“It is not light that is needed, but fire; it is not the gentle shower, but thunder. We need the storm, the whirlwind, and the earthquake. The feeling of the nation must be quickened; the conscience of the nation must be roused; the propriety of the nation must be startled; the hypocrisy of the nation must be exposed; and its crimes against God and man must be proclaimed and denounced.”
People who treat other people as less than human must not be surprised when the bread they have cast on the waters comes floating back to them, poisoned.
“An individual who breaks a law that conscience tells him is unjust, and who willingly accepts the penalty of imprisonment in order to arouse the conscience of the community over its injustice, is in reality expressing the highest respect for the law”
Martin Luther King Jr.
“I learned early that crying out in protest could accomplish things. My older brothers and sister had started to school when, sometimes, they would come in and ask for a buttered biscuit or something and my mother, impatiently, would tell them no. But I would cry out and make a fuss until I got what I wanted. I remember well how my mother asked me why I couldn’t be a nice boy like Wilfred; but I would think to myself that Wilfred, for being so nice and quiet, often stayed hungry. So early in life, I had learned that if you want something, you had better make some noise.”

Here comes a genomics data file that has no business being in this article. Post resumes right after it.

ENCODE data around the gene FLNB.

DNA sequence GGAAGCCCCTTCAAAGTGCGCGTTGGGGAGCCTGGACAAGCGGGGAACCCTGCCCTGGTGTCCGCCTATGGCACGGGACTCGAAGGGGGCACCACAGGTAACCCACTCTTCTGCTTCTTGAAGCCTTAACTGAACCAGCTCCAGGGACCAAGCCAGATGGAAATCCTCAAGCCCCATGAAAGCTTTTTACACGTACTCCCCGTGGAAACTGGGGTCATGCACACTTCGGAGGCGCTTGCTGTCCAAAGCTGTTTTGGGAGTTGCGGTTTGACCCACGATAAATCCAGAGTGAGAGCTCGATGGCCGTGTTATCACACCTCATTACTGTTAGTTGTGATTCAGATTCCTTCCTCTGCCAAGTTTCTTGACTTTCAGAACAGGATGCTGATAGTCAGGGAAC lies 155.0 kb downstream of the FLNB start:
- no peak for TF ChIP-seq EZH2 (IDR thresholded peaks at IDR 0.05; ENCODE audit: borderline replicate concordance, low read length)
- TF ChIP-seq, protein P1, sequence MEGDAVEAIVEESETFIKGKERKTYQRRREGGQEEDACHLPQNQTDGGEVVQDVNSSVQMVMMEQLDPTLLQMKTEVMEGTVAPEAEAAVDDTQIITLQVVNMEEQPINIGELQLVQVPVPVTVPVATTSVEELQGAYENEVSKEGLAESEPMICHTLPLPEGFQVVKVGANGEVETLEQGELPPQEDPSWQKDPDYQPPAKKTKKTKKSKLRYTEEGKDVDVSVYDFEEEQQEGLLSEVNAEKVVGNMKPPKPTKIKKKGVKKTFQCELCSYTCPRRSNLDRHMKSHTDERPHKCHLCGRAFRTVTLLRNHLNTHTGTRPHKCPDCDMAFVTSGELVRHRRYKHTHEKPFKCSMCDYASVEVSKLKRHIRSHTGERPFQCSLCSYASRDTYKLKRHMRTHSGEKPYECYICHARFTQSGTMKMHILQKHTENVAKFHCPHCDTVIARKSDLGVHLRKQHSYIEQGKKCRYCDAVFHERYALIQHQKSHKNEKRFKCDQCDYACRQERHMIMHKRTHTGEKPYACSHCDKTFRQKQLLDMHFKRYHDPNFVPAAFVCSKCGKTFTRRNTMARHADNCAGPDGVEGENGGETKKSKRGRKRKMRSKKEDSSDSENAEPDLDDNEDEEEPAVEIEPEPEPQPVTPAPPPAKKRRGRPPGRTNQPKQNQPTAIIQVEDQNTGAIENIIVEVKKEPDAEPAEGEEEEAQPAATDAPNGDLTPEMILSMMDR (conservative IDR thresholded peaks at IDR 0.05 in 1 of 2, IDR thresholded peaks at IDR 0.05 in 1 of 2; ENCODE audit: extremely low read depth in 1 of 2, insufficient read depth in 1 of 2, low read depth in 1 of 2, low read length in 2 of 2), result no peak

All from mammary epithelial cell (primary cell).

[Samora] sees a metaphor for community activism in jazz and musical improvisation. All involve “creating from scratch. It’s the exact same thing we’re trying to do as a society. We’re stuck in all these patterns and we have to break out and imagine our way forward. Every time, we have to find the groove. We have to invent the future.”
What happens to a dream deferred?
Does it dry up like a raisin in the sun?
Or fester like a sore–and then run?
Does it stink like rotten meat?
Or crust and sugar over–like a syrupy sweet?
Maybe it just sags like a heavy load.
Or does it explode?
“If you’re only concerned about YOUR rights, then you haven’t earned the right to be concerned.”
Jazz can help us all understand how to better manage our space in relation to other people’s space. The three fundamental aspects of jazz are:
Improvisation: I am. Identifying who you are and bringing your unique self and personality to the table.
Swing: It’s the opposite of that. Other people have personalities too. Other people need space too. With the same intensity of how you found yourself, find them. Find that common ground and nurture it. In jazz, it’s the opposites. The bass is way down at the bottom and the cymbals are way at the top, and they have to play on every beat together.
“The blues: Stuff doesn’t work out sometimes.”
We’re grateful to the black musicians throughout our history, who continued to innovate and create, in spite of the hate and violence waiting around every corner.
It seems only barely anything that we pay our tribute to them, and to the countless men and women who have stood in the face of their oppressors so that others might be offered a chance to be free in their own skin.
As our city wrestles a conversation that is nearly 400 years in the making, we want to share our love and support for you, and for everybody asking for something that’s already been promised to them – a chance at a life, perfect, whole, complete, and free from unnecessary and unending violence.
If you have something you’d like to say, and we can use this platform to help you say it, please contact us firstname.lastname@example.org